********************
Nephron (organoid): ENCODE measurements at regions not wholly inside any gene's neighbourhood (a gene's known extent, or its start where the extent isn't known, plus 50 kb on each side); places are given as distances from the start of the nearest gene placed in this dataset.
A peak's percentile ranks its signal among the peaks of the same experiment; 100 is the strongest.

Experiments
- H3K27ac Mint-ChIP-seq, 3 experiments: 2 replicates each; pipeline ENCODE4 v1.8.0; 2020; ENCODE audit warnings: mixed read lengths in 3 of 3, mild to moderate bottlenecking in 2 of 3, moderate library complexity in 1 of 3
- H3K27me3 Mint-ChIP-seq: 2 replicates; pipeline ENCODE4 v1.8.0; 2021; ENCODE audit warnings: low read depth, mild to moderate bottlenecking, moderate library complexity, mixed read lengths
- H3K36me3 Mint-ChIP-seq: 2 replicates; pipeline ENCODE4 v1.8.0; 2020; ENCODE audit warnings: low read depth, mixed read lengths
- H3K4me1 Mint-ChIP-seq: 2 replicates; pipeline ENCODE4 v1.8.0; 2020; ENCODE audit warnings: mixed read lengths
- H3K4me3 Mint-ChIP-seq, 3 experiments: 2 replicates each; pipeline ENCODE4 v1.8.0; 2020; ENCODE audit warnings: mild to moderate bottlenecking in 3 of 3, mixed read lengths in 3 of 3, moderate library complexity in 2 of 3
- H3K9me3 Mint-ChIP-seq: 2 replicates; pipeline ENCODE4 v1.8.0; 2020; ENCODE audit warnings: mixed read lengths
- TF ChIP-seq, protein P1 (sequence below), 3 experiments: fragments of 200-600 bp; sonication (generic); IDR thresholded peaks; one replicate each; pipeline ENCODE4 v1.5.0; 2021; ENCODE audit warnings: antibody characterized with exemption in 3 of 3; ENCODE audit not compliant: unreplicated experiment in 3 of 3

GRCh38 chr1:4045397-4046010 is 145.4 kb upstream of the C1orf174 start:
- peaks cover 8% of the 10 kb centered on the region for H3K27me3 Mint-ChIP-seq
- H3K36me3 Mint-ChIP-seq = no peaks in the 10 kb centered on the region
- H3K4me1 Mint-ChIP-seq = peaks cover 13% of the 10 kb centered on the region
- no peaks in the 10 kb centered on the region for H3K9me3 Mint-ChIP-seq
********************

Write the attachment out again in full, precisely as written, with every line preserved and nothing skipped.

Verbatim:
Nephron (organoid): ENCODE measurements at regions not wholly inside any gene's neighbourhood (a gene's known extent, or its start where the extent isn't known, plus 50 kb on each side); places are given as distances from the start of the nearest gene placed in this dataset.
A peak's percentile ranks its signal among the peaks of the same experiment; 100 is the strongest.

Experiments
- H3K27ac Mint-ChIP-seq, 3 experiments: 2 replicates each; pipeline ENCODE4 v1.8.0; 2020; ENCODE audit warnings: mixed read lengths in 3 of 3, mild to moderate bottlenecking in 2 of 3, moderate library complexity in 1 of 3
- H3K27me3 Mint-ChIP-seq: 2 replicates; pipeline ENCODE4 v1.8.0; 2021; ENCODE audit warnings: low read depth, mild to moderate bottlenecking, moderate library complexity, mixed read lengths
- H3K36me3 Mint-ChIP-seq: 2 replicates; pipeline ENCODE4 v1.8.0; 2020; ENCODE audit warnings: low read depth, mixed read lengths
- H3K4me1 Mint-ChIP-seq: 2 replicates; pipeline ENCODE4 v1.8.0; 2020; ENCODE audit warnings: mixed read lengths
- H3K4me3 Mint-ChIP-seq, 3 experiments: 2 replicates each; pipeline ENCODE4 v1.8.0; 2020; ENCODE audit warnings: mild to moderate bottlenecking in 3 of 3, mixed read lengths in 3 of 3, moderate library complexity in 2 of 3
- H3K9me3 Mint-ChIP-seq: 2 replicates; pipeline ENCODE4 v1.8.0; 2020; ENCODE audit warnings: mixed read lengths
- TF ChIP-seq, protein P1 (sequence below), 3 experiments: fragments of 200-600 bp; sonication (generic); IDR thresholded peaks; one replicate each; pipeline ENCODE4 v1.5.0; 2021; ENCODE audit warnings: antibody characterized with exemption in 3 of 3; ENCODE audit not compliant: unreplicated experiment in 3 of 3

GRCh38 chr1:4045397-4046010 is 145.4 kb upstream of the C1orf174 start:
- peaks cover 8% of the 10 kb centered on the region for H3K27me3 Mint-ChIP-seq
- H3K36me3 Mint-ChIP-seq = no peaks in the 10 kb centered on the region
- H3K4me1 Mint-ChIP-seq = peaks cover 13% of the 10 kb centered on the region
- no peaks in the 10 kb centered on the region for H3K9me3 Mint-ChIP-seq